Are You Ready to Attract Art Professionals?

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When you decide to sell your art, you become a business owner. In the beginning you do everything yourself. You buy the supplies and make the art. You market, promote, sell, distribute the art. You do all the paper work and customer service. Phew – no wonder you get tired sometimes!

When your art sales produce a profit, it’s time to consider paying for help. You can start with finding an accountant, assistant, bookkeeper, and caregiver for family members.

“The art market is huge and complicated these days… How should an artist pick an marketing advisor: how do I know if they really know the market segment my work belongs in? For clarification, I’m thinking of an art marketing advisor as someone who would give advice about how to position the type of work I am making for maximum sales; which avenues of sales (wholesale, galleries, licensing, etc.) are most appropriate for my work, and how to position myself for that particular market. I realize that there are reps who actually do the marketing of other’s work, but I’m not sure I’m ready to consider that.” KD

Some of you may be ready to work with an art professional. Titles can be confusing. In a nutshell, here is what each art professional does:

Artist Advisors (that would be me) guide artists who want to make a better living making art. Artist Advisors:

  • help artists decide what they want from their art and create a pathway to get it;
  • visit artists’ web sites and studios to advise how to improve their Internet presence;
  • evaluate artist business plans to assess what is working and advise how to make it work better;
  • review artist marketing plans to assess what is getting results and advise how to get more exposure;
  • discuss artists pricing strategies and sales results and advise how to make more money;
  • advise on how to deal with collectors and other art professionals;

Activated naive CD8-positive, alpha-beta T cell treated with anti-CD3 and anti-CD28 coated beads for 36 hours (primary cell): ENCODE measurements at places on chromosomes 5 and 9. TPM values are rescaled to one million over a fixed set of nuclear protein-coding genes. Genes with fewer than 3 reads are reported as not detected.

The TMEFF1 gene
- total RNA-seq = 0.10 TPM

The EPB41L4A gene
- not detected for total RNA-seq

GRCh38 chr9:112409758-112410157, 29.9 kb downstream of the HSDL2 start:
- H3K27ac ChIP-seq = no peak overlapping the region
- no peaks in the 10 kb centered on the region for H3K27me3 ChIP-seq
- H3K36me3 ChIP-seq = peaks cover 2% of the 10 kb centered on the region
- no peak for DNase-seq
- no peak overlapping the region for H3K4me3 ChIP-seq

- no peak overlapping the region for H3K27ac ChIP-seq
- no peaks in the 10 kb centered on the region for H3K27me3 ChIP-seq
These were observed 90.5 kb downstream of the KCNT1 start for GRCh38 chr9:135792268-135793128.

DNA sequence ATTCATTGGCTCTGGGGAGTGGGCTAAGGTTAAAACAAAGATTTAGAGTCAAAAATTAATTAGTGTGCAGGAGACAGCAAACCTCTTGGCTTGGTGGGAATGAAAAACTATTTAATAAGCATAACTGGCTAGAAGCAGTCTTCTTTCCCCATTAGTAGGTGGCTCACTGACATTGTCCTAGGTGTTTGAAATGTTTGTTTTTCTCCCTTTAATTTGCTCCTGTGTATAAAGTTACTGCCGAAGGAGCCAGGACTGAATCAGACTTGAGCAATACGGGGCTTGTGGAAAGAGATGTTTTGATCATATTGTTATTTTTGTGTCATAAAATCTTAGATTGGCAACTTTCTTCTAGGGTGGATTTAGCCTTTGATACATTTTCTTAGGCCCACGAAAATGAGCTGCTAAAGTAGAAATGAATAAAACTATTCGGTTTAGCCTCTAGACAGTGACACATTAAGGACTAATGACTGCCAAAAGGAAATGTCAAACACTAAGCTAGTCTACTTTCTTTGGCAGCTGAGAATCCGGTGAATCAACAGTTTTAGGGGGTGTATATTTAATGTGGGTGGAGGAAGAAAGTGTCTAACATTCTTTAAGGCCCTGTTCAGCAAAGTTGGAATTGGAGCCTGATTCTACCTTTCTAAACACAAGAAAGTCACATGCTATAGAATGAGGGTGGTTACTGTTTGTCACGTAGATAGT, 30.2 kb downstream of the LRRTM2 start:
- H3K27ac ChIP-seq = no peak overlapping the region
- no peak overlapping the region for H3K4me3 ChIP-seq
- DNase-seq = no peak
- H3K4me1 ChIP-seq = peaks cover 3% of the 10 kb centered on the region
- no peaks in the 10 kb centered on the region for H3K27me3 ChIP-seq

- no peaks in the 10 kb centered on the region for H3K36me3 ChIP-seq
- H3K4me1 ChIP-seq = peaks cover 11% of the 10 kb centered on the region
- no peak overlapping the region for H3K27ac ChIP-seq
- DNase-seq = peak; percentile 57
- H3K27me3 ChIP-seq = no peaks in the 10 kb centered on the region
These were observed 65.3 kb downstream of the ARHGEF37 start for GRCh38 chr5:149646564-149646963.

• write about art marketing for blogs, web sites, magazines, or books.

Unlike the remaining art professionals, art advisors do not sell or represent your work.

Art Advisors purchase or lease art for private collectors. Art Advisors:

  • educate their clients;
  • acquire art for collections;
  • manage art collections;
  • install the work;
  • rotate the collection.

Art Consultants purchase or lease art for corporations, healthcare facilities and other organizations in the public and private sector. Art Consultants:

  • acquire and manage corporate art collections;
  • install site-specific commissions;
  • curate art exhibitions;
  • produce art events;
  • develop educational activities about art for employees, customers and the local community.

Art Curators advise private collectors and museums on acquisitions and loans of art. Art Curators:

  • visit artists’ studios to learn about their work and select pieces for exhibitions;
  • evaluate art works that collectors wish to donate to a museum;
  • select art from the museum’s collections for exhibits;
  • organize traveling art exhibitions;
  • write about art for catalogs, brochures, magazines, or books.

Art Licensing Agents represent artists who have work that manufacturers can lease to use on products. Art licensing agents:

  • help you decide which work is appropriate for licensing;
  • identify the appropriate retail channels;
  • create a sales and marketing plan to promote your artwork;
  • promote art to their contacts in the market;
  • negotiate licensing contracts and royalty payments;
  • administer contracts for licenses;
  • keep up to date on current licensing trends and themes.

Artist Representatives are private dealers who represent artists. Artist Representatives:

  • arrange and produce exhibits and meetings with individual collectors;
  • provide museum and gallery placement;
  • arrange promotional support;
  • do public relations;
  • provide marketing services for the artists they represent.

Gallery Dealers are retailers who present quality works of art and guarantee authenticity and archival quality. Gallery Dealers:

  • have expert knowledge and inventory of specific artists or art periods;
  • have a niche of art that they exhibit;
  • have a clientele that appreciates the work they exhibit;
  • have fixed exhibit space and/or web sites where they show work and demonstrate their expertise to collectors, critics, and curators through catalogs, group or solo exhibitions.
  • The relatively new term “Gallerists” refers to gallery dealers who take a more active role in promoting individual contemporary artists, and not just a certain type of work. Their role echoes the “old style” galleries who took artists under their wings.


Source by Aletta De Wal

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